I am grateful to the noble Lord and the noble Baroness for probing through Amendments 14 and 14A as tabled by the noble Lords, Lord Clement-Jones and Lord Fox. The amendments seek respectively to amend consumer protection legislation and clarify the relationship between this Bill and consumer protection legislation.
The Consumer Rights Act 2015 requires goods and services to be of a satisfactory quality, and the Consumer Protection Act 1987 imposes liability for defective products. Breaches of this Bill that meet the criteria of these Acts already entitle consumers to the protections they provide. This Bill focuses on the supply chain and what it needs to do to protect and enhance the security of products and their users. The security requirements will relate to processes and services, not just to the hardware of a product as the product safety framework does. It is not appropriate to retrofit the security requirements of this Bill’s regime into the existing framework of consumer protection legislation, which was generally designed to ensure that consumers have rights when products are unsafe—although, as I said, I appreciate the probing nature of these amendments.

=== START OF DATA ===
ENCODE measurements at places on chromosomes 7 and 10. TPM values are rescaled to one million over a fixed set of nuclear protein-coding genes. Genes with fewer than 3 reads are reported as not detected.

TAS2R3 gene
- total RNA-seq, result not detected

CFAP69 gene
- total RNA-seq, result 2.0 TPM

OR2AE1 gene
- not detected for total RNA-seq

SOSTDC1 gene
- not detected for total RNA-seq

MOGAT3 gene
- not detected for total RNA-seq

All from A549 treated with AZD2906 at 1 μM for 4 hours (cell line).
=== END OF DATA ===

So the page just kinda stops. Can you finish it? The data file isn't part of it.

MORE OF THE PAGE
Some security requirements will require ongoing action from manufacturers after they make a product available. It would be inappropriate to require traders to confirm one-off compliance with such requirements before contracts become binding. I acknowledge that existing consumer rights legislation will not always enable consumers to seek redress for breaches of the security requirements. I reassure noble Lords that this is not a gap. The evolving technological landscape means that the threats to consumers change, and we need flexibility to protect and compensate customers where that is necessary. The Bill, together with existing consumer rights legislation, already offers this.
Ultimately, this Bill mandates clear duties on the entire supply chain to ensure that products are more secure and that consumers are better protected. There are also robust enforcement powers to ensure that these duties are upheld. The point of the Bill is for the onus not to be on consumers to ensure that the security requirements are complied with. The enforcer will do this and, where appropriate, can recall products and provide compensation to customers, but the noble Lord and the noble Baroness both kindly suggested that I add this to the issues on which I will write ahead of Report. I am very happy to do so and to provide further detail in response to the probing—